Many thanks to guest blogger, Sally Ibbotsen, for this fascinating piece which compares and contrasts the similarities and possibilities of Graded Motor Imagery used to treat Complex Regional Pain Syndrome with the shaman's journey and the embodiment of Spirit.
I have just returned from Western Canada having spent time at a congress hosted by a community of Shamanic Practitioners. There were people from many different Western forms of shamanism with numerous ceremonies and rituals, some of which included the process of embodying spirit helpers. Shamans, both indigenous and Western, experience embodiment which can take place when we ask a spirit teacher or power animal to merge with us while we are in an altered state so that we can reap the benefits of their particular qualities. For example, merging with a Wolf on a journey might offer us speed and strength. Perhaps more importantly it offers a way of seeing things differently – from a Wolf’s perspective in this case – allowing an objective, ‘Wolf’s eye, view on the question or intention of the shamanic journey being made. Sometimes embodiment takes place because spirit wants it in order to teach us something, even though we may not have asked for and may not even wish that temporary loss of personal identity.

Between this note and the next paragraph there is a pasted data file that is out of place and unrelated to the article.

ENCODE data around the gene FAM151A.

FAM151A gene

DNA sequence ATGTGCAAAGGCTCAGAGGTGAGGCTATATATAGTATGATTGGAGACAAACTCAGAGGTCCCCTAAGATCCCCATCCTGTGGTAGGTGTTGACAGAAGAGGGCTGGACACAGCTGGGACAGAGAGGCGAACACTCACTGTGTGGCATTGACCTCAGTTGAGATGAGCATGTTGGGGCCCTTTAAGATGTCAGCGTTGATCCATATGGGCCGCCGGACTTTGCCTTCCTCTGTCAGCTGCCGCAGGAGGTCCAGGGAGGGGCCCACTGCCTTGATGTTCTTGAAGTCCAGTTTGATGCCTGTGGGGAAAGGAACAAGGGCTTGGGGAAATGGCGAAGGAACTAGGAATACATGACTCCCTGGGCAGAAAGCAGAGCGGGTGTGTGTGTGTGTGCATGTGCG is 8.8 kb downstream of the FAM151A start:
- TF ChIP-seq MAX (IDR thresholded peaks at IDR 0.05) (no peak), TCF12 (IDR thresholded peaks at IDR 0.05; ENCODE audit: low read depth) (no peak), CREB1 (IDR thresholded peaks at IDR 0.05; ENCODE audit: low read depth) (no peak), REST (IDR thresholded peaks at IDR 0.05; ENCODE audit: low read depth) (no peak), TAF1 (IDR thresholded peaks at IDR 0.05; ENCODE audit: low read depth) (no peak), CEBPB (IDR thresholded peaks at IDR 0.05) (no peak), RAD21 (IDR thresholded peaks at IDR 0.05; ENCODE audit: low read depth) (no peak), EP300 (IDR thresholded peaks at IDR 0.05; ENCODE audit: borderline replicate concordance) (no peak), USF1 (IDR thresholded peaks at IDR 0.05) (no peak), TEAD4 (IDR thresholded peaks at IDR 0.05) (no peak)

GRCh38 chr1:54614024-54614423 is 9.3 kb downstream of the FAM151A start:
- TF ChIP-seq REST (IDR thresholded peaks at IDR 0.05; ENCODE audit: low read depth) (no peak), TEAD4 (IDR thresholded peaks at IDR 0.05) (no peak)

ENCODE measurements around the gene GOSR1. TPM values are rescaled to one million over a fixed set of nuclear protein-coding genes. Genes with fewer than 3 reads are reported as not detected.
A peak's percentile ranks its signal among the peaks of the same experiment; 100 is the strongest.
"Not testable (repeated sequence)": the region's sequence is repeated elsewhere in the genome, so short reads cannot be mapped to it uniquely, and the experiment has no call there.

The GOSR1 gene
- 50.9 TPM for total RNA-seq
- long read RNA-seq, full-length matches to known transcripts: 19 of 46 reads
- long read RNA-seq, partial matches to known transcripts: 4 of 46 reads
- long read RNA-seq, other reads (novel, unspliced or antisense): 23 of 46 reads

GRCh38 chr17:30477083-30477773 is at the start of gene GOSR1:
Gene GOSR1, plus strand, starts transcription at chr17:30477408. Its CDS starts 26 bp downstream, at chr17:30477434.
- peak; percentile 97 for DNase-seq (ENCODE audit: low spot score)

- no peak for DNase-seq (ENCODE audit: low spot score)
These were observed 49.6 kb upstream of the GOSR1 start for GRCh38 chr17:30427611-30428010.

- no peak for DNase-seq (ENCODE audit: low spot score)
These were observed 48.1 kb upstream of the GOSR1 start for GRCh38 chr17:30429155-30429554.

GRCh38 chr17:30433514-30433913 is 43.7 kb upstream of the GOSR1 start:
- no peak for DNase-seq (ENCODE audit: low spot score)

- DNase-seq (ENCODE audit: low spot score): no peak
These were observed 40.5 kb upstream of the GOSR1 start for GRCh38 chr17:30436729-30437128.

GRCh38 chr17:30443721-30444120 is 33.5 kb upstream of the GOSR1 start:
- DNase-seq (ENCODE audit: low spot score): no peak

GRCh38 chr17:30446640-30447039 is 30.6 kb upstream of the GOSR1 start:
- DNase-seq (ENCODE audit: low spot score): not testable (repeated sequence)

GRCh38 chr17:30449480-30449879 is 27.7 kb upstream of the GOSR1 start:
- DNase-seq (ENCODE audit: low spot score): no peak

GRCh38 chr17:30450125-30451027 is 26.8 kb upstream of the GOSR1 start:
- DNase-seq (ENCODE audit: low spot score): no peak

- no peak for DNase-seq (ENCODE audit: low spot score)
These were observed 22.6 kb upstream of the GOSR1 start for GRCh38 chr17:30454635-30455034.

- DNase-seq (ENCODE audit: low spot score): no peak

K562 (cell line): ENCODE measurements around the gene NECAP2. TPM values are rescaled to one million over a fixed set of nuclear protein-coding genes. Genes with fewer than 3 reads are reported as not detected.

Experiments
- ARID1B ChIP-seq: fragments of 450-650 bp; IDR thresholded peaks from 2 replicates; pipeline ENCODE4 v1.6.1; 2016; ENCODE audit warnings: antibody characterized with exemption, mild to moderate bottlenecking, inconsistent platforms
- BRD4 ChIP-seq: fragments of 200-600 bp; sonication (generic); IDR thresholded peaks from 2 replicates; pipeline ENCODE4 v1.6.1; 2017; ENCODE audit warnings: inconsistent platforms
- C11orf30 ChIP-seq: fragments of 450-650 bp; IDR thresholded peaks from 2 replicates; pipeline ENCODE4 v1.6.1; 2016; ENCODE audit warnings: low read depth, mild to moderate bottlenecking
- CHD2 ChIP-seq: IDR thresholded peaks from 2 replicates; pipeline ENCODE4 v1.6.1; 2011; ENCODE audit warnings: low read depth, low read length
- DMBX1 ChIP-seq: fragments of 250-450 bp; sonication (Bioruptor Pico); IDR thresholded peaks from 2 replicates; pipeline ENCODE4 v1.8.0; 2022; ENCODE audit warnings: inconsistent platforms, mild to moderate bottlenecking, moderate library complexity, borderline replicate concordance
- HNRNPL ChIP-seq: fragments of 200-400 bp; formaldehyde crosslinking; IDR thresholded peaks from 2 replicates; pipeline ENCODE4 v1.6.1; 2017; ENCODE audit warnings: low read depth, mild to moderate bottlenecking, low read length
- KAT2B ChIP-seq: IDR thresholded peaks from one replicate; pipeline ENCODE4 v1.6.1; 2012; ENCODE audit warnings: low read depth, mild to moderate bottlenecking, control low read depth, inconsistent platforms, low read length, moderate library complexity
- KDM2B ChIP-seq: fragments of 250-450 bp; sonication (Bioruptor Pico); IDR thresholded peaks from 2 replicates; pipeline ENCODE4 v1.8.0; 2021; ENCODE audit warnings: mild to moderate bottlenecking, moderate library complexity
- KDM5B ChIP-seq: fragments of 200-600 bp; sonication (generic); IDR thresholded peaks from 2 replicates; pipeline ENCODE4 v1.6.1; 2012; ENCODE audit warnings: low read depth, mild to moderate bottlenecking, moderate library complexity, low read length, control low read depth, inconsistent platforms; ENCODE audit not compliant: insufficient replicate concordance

Having been immersed in shamanic song, journeying, ritual and language in Canada for 7 days I travelled across the continent from Vancouver to Toronto by train, marvelling along the way at the wonders of wild nature then returned to the UK and my NHS job in physical rehabilitation. On my first day back I attended a seminar held by Tim Beames, a specialist in a condition known as Complex Regional Pain Syndrome (CRPS). This condition can be brought on by any injury, small or large and the cause is sometimes unknown. It leaves people debilitated by pain and, frustratingly for the patients, has only recently been recognised as an actual condition.